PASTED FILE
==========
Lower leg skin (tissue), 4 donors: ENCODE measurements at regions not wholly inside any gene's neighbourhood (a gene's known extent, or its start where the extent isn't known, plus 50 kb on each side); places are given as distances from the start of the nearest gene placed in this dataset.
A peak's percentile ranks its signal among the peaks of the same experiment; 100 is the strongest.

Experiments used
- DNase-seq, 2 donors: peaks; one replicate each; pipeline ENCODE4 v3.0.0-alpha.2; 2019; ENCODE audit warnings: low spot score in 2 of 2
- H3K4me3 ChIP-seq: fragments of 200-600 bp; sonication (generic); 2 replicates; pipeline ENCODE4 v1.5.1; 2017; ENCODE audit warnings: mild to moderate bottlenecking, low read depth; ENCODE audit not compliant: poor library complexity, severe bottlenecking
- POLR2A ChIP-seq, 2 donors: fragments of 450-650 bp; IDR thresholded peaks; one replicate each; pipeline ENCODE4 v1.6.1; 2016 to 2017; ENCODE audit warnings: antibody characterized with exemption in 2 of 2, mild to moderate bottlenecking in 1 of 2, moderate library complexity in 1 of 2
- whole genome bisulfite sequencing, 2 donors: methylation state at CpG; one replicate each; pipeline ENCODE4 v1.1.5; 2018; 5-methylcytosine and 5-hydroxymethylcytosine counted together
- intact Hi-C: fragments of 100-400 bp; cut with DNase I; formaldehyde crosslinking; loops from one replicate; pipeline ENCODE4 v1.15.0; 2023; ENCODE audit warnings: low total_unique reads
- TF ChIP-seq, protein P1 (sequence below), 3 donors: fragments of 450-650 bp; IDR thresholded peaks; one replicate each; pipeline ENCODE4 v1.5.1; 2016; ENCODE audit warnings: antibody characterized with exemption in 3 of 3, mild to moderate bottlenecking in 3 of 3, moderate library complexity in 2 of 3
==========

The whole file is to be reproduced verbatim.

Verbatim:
Lower leg skin (tissue), 4 donors: ENCODE measurements at regions not wholly inside any gene's neighbourhood (a gene's known extent, or its start where the extent isn't known, plus 50 kb on each side); places are given as distances from the start of the nearest gene placed in this dataset.
A peak's percentile ranks its signal among the peaks of the same experiment; 100 is the strongest.

Experiments used
- DNase-seq, 2 donors: peaks; one replicate each; pipeline ENCODE4 v3.0.0-alpha.2; 2019; ENCODE audit warnings: low spot score in 2 of 2
- H3K4me3 ChIP-seq: fragments of 200-600 bp; sonication (generic); 2 replicates; pipeline ENCODE4 v1.5.1; 2017; ENCODE audit warnings: mild to moderate bottlenecking, low read depth; ENCODE audit not compliant: poor library complexity, severe bottlenecking
- POLR2A ChIP-seq, 2 donors: fragments of 450-650 bp; IDR thresholded peaks; one replicate each; pipeline ENCODE4 v1.6.1; 2016 to 2017; ENCODE audit warnings: antibody characterized with exemption in 2 of 2, mild to moderate bottlenecking in 1 of 2, moderate library complexity in 1 of 2
- whole genome bisulfite sequencing, 2 donors: methylation state at CpG; one replicate each; pipeline ENCODE4 v1.1.5; 2018; 5-methylcytosine and 5-hydroxymethylcytosine counted together
- intact Hi-C: fragments of 100-400 bp; cut with DNase I; formaldehyde crosslinking; loops from one replicate; pipeline ENCODE4 v1.15.0; 2023; ENCODE audit warnings: low total_unique reads
- TF ChIP-seq, protein P1 (sequence below), 3 donors: fragments of 450-650 bp; IDR thresholded peaks; one replicate each; pipeline ENCODE4 v1.5.1; 2016; ENCODE audit warnings: antibody characterized with exemption in 3 of 3, mild to moderate bottlenecking in 3 of 3, moderate library complexity in 2 of 3